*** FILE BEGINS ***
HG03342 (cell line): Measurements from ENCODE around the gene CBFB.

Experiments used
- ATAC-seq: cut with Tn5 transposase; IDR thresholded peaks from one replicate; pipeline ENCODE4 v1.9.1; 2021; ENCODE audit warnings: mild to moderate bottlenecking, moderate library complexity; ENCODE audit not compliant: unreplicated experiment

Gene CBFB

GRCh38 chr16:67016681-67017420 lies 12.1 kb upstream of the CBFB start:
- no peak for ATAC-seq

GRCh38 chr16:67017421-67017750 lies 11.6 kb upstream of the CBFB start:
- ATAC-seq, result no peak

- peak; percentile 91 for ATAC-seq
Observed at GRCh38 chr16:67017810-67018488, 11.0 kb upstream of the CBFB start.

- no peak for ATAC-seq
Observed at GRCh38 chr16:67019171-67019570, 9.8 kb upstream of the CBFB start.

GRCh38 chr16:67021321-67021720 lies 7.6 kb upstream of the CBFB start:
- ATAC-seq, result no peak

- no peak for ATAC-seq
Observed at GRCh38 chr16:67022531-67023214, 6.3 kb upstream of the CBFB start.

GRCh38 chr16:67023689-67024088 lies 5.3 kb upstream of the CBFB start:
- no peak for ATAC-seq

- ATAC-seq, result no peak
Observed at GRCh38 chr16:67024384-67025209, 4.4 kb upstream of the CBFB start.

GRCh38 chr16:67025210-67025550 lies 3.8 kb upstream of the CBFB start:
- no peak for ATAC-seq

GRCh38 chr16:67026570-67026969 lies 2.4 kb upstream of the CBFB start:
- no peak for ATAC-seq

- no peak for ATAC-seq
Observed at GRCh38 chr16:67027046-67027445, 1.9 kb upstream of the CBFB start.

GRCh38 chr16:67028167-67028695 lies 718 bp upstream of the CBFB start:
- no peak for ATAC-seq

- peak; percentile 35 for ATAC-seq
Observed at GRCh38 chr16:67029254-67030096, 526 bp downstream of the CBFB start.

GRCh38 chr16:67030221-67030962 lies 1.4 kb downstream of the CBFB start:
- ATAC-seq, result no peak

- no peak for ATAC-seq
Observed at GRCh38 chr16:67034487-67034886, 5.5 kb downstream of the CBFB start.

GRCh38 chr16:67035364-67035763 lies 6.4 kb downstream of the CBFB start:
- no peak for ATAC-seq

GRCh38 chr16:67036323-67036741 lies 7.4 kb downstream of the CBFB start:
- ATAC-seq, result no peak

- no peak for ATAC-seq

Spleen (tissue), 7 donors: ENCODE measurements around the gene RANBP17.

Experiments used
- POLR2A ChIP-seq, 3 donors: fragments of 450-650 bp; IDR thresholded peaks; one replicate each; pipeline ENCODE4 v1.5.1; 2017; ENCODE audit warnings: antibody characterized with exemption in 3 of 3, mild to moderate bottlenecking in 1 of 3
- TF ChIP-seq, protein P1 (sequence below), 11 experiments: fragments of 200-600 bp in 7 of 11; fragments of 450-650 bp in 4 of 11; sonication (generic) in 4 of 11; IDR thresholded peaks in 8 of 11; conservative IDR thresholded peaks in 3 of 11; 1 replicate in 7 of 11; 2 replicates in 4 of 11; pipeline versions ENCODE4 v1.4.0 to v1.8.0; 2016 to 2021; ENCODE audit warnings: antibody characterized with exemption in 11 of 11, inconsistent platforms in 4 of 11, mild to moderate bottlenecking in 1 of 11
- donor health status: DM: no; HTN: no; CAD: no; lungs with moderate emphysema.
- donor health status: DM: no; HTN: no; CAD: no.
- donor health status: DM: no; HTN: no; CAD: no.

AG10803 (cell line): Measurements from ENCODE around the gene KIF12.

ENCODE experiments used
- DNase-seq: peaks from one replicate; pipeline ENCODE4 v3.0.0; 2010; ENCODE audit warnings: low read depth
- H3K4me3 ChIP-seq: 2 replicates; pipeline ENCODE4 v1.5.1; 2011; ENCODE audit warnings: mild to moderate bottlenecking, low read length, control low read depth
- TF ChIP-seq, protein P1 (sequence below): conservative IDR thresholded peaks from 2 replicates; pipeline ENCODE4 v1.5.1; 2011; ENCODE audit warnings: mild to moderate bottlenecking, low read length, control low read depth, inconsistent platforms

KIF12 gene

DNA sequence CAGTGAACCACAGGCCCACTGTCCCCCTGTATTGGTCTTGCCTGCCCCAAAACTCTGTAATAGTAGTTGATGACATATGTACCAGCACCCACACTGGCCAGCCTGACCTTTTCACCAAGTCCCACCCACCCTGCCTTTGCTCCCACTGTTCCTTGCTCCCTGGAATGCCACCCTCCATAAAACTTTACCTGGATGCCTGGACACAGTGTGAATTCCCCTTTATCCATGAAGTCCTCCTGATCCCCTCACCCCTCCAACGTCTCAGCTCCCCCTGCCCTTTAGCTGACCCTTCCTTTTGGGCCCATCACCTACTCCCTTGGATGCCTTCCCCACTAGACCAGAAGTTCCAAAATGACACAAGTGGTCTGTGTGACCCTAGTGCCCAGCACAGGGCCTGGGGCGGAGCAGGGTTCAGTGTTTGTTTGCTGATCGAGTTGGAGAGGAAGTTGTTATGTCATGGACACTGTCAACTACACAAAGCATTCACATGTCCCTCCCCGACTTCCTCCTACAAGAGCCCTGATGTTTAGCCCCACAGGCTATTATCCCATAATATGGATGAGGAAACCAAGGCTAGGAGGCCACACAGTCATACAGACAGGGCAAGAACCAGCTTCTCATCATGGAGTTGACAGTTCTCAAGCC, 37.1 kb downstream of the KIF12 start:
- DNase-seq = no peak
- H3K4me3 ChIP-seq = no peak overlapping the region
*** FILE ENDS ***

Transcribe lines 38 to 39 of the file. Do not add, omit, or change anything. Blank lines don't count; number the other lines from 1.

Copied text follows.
- ATAC-seq, result no peak

- no peak for ATAC-seq